Despite hiccups, sale goes through

Name: Robert and Lilia Brown. Robert is a territory operations leader for YUM Brands.

The home: A five-bedroom, two-and-a-half bath house built in 2008

Where: Suwanee

Why they sold: Robert and Lilia have two daughters and family members who visit from Peru for extended periods, so they wanted to buy a bigger house with a basement for guest space. Although they were in a strong school district, Settles Bridge Elementary School, the couple also was interested in moving to Sharon Elementary, which also is in the Forsyth County School District. The couple put earnest money on a six-bedroom, four-bath home under construction in Suwanee’s Waterford Bluff neighborhood, just five minutes away. “That triggered us going through the process to sell our home,” Robert said. “Of course, we were nervous. If our old house doesn’t sell within the time frame of our new house, we have to pay a double mortgage. That’s everybody’s nightmare, right?”

Time on market: five days

Original price: $240,000

Sale price: $239,000

What it took: For a few years, the Browns had received email newsletters about the housing market from Debby Braun, a real estate agent with Keller Williams Realty-First Atlanta. “She was very tenacious. It wasn’t, ‘Hey, I want your business. It was more like, this is what’s going on with the industry,’” Robert said. He interviewed several agents, including Braun, and liked the amount of market data and feedback she provided about the home.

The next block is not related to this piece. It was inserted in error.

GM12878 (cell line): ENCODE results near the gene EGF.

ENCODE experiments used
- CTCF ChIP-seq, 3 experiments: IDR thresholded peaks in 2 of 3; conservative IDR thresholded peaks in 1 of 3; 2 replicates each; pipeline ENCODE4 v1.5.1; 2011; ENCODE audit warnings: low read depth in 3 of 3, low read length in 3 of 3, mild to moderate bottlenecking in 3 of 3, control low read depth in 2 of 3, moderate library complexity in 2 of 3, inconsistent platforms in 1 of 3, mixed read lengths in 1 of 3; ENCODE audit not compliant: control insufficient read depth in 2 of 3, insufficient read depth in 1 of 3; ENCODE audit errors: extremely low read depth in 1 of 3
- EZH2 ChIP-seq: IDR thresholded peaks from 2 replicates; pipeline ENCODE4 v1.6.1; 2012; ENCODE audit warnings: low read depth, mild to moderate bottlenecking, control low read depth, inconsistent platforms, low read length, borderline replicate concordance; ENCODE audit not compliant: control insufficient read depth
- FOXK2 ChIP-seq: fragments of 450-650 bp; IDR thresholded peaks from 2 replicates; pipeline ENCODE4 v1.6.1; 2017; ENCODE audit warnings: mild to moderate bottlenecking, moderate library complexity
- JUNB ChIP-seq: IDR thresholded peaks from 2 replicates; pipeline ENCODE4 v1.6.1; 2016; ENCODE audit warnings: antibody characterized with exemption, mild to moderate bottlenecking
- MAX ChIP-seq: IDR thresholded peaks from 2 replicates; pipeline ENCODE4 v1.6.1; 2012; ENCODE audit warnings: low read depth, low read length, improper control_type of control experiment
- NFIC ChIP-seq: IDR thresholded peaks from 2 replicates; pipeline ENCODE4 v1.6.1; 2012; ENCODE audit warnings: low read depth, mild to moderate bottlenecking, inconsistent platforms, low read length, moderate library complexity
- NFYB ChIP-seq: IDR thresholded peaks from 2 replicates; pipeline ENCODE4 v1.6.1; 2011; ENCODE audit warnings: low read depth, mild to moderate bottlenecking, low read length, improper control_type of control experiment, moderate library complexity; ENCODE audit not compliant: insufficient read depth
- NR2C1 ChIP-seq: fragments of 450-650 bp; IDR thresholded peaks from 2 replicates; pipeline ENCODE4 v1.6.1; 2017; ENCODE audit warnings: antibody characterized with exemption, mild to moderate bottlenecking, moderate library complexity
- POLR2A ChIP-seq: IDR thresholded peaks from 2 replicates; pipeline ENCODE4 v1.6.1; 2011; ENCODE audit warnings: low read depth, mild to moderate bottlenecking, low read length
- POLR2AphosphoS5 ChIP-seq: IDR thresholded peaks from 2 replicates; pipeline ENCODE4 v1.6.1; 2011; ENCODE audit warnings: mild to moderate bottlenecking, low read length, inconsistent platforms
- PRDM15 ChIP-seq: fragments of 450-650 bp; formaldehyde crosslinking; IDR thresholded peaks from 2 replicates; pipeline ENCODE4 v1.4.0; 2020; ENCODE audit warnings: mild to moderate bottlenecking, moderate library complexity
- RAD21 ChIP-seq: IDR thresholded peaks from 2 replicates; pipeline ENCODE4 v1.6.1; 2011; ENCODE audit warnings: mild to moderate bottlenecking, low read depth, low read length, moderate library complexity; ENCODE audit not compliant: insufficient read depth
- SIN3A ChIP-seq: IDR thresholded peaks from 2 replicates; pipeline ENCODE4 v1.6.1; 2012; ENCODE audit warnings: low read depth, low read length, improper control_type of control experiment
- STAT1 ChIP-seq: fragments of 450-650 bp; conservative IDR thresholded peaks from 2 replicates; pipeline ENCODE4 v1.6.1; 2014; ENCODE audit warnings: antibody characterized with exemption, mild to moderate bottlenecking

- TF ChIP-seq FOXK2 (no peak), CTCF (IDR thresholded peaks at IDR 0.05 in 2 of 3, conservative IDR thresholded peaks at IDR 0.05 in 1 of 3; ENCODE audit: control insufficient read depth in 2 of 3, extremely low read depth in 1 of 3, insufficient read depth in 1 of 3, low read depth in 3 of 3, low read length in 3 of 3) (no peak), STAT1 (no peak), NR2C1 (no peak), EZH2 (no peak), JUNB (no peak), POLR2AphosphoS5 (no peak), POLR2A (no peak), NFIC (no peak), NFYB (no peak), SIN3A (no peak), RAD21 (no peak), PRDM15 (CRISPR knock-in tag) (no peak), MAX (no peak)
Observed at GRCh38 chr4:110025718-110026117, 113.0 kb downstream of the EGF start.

The Browns rented a storage unit for their furniture, and Braun walked through every room, the garage and around the house making recommendations for changes (such as removing all family photos) and staging. She coached them on rooms to paint, including the pink walls in their daughters’ rooms. The Browns worked on the home for about three weeks. Outside, they fluffed up the pine straw and pine bark, pruned the bushes and added flowers in pots. “Then we put it in on the market,” he said.

In the first two days, they had 10 showings. They received offers by the end of the second day and a third offer the next day, Braun said. They chose the third offer, which was the highest. The buyer was an investor willing to pay cash (eliminating the need for a worrisome appraisal) and provide $10,000 in earnest money.

Potential stumbling block: About six hours before the 14-day due diligence period expired, the buyer’s agent sent over an amendment to extend the due diligence period. Before the Browns returned the signed amendment, they received a notice that the buyer wanted to terminate the contract, Braun said. They were told the investor was still interested in purchasing the property for $9,000 less than the original offer, which the Browns did not want to accept. The due diligence period had expired and no extension was granted. A dispute arose over whether the buyer was entitled to a refund of the earnest money, Braun said. The sale didn’t appear to be going through, so the home was active again, and another offer came in. While they were negotiating, the original buyer decided to proceed with the purchase at the agreed-upon price under the original contract. They closed on the home in May.

Seller’s hint: Realize selling a home is not personal. “You’ve got to treat it as a business transaction,” Robert said. “At the end of the day, it’s about getting that mortgage note off your name. That’s the bottom line.”

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